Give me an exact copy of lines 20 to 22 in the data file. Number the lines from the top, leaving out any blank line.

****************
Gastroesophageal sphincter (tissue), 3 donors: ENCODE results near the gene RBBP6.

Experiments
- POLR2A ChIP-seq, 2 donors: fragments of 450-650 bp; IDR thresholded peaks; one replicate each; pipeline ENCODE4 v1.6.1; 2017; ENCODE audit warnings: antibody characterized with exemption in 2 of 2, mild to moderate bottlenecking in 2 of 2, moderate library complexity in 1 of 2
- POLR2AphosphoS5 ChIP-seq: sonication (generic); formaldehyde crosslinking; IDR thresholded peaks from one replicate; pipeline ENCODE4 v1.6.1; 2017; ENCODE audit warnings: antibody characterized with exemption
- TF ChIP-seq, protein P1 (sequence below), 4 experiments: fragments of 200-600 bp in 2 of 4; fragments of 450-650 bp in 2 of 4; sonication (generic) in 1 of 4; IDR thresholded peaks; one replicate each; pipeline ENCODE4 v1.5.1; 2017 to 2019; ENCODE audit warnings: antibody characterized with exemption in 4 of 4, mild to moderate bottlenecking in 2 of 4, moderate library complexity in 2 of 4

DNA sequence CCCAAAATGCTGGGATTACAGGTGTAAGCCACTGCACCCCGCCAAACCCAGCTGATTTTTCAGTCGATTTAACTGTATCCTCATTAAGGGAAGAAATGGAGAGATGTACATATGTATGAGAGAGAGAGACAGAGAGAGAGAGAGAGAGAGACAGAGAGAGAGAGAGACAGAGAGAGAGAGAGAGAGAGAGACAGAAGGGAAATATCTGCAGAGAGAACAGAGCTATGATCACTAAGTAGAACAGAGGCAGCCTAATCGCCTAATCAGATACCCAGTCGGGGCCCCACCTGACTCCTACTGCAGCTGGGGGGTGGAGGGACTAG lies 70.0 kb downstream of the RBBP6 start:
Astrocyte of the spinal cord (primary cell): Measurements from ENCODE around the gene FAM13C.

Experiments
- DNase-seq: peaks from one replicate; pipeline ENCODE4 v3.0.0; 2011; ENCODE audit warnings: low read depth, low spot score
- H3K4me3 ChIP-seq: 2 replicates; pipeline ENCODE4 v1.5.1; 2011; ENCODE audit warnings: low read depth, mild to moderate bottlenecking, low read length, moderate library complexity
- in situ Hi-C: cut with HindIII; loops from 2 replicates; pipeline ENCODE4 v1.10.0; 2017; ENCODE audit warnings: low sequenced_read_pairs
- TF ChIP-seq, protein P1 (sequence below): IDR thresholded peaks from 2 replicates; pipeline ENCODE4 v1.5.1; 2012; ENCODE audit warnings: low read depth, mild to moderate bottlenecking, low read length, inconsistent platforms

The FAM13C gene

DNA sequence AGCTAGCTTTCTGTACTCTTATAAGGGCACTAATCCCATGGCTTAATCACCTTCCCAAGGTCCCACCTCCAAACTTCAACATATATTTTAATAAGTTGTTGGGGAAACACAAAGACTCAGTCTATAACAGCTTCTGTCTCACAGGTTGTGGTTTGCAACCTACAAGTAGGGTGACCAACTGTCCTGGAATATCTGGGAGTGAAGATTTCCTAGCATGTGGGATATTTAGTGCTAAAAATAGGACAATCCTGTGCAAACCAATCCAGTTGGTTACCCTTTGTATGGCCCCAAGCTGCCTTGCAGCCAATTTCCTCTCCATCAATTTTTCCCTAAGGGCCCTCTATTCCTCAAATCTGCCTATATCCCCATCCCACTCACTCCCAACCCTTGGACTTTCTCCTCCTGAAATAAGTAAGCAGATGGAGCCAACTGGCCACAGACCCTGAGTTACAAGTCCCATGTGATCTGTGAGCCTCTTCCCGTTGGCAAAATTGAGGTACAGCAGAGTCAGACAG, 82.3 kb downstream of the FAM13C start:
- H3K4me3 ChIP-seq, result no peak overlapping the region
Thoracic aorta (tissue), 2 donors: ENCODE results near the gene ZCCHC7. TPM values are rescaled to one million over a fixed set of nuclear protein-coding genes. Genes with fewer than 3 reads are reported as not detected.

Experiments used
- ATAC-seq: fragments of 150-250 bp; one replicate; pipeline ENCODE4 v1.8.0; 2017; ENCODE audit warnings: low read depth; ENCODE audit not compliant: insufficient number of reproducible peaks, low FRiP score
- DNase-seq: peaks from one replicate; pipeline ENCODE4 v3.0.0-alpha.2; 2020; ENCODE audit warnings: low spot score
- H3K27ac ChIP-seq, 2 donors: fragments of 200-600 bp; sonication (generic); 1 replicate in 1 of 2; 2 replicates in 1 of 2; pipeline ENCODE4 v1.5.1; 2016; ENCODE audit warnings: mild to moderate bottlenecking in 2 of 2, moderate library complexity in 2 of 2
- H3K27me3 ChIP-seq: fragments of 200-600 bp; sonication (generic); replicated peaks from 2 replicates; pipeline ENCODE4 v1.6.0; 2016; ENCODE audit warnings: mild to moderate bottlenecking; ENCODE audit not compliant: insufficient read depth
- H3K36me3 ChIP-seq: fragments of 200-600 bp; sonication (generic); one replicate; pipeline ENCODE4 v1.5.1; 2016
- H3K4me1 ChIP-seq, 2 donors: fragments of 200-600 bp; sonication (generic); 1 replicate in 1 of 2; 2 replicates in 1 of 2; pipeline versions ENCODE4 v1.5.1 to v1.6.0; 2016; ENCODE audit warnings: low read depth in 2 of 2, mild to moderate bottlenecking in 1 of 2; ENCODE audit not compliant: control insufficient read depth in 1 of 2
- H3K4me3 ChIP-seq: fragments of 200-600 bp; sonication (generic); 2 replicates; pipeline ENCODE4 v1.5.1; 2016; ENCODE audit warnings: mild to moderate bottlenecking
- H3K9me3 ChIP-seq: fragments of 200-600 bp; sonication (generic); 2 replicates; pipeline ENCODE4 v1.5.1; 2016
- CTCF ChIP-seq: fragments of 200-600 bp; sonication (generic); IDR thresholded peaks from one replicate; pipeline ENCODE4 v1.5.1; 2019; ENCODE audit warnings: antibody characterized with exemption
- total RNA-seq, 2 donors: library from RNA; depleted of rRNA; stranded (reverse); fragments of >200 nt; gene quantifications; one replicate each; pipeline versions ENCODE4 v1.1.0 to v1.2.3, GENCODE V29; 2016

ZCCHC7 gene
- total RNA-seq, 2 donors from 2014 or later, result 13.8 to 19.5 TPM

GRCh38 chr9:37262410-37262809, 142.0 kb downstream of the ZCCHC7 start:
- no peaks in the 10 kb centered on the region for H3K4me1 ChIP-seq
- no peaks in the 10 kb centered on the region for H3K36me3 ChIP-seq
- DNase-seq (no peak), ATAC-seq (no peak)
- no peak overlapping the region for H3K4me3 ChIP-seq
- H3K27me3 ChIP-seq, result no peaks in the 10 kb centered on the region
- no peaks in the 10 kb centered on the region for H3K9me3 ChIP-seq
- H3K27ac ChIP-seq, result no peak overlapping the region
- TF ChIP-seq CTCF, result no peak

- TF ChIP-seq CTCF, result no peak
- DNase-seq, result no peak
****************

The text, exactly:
- H3K27ac ChIP-seq, 2 donors: fragments of 200-600 bp; sonication (generic); 1 replicate in 1 of 2; 2 replicates in 1 of 2; pipeline ENCODE4 v1.5.1; 2016; ENCODE audit warnings: mild to moderate bottlenecking in 2 of 2, moderate library complexity in 2 of 2
- H3K27me3 ChIP-seq: fragments of 200-600 bp; sonication (generic); replicated peaks from 2 replicates; pipeline ENCODE4 v1.6.0; 2016; ENCODE audit warnings: mild to moderate bottlenecking; ENCODE audit not compliant: insufficient read depth
- H3K36me3 ChIP-seq: fragments of 200-600 bp; sonication (generic); one replicate; pipeline ENCODE4 v1.5.1; 2016